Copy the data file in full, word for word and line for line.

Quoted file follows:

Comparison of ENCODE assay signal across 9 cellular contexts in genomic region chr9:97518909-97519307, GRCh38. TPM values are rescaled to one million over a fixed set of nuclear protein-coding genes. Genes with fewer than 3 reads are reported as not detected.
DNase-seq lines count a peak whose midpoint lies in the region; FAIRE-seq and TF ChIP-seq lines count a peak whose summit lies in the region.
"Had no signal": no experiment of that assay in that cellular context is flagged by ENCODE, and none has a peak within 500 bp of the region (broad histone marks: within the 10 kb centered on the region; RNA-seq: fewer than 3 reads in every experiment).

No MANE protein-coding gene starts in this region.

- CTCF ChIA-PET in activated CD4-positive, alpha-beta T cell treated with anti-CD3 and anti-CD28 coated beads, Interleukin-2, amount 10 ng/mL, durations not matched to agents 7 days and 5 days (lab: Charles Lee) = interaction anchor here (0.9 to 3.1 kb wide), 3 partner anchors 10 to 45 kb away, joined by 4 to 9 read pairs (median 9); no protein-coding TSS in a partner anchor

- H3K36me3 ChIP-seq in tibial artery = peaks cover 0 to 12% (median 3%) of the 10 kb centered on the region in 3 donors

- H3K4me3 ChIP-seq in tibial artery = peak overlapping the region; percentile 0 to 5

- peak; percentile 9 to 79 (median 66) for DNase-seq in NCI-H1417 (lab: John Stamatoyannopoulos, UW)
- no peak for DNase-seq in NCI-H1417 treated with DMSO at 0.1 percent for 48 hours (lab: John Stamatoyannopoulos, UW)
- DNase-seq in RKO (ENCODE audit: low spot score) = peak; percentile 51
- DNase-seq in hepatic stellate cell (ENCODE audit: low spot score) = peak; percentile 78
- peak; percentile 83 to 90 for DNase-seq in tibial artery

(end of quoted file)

Comparison of ENCODE assay signal across 9 cellular contexts in genomic region chr9:97518909-97519307, GRCh38. TPM values are rescaled to one million over a fixed set of nuclear protein-coding genes. Genes with fewer than 3 reads are reported as not detected.
DNase-seq lines count a peak whose midpoint lies in the region; FAIRE-seq and TF ChIP-seq lines count a peak whose summit lies in the region.
"Had no signal": no experiment of that assay in that cellular context is flagged by ENCODE, and none has a peak within 500 bp of the region (broad histone marks: within the 10 kb centered on the region; RNA-seq: fewer than 3 reads in every experiment).

No MANE protein-coding gene starts in this region.

- CTCF ChIA-PET in activated CD4-positive, alpha-beta T cell treated with anti-CD3 and anti-CD28 coated beads, Interleukin-2, amount 10 ng/mL, durations not matched to agents 7 days and 5 days (lab: Charles Lee) = interaction anchor here (0.9 to 3.1 kb wide), 3 partner anchors 10 to 45 kb away, joined by 4 to 9 read pairs (median 9); no protein-coding TSS in a partner anchor

- H3K36me3 ChIP-seq in tibial artery = peaks cover 0 to 12% (median 3%) of the 10 kb centered on the region in 3 donors

- H3K4me3 ChIP-seq in tibial artery = peak overlapping the region; percentile 0 to 5

- peak; percentile 9 to 79 (median 66) for DNase-seq in NCI-H1417 (lab: John Stamatoyannopoulos, UW)
- no peak for DNase-seq in NCI-H1417 treated with DMSO at 0.1 percent for 48 hours (lab: John Stamatoyannopoulos, UW)
- DNase-seq in RKO (ENCODE audit: low spot score) = peak; percentile 51
- DNase-seq in hepatic stellate cell (ENCODE audit: low spot score) = peak; percentile 78
- peak; percentile 83 to 90 for DNase-seq in tibial artery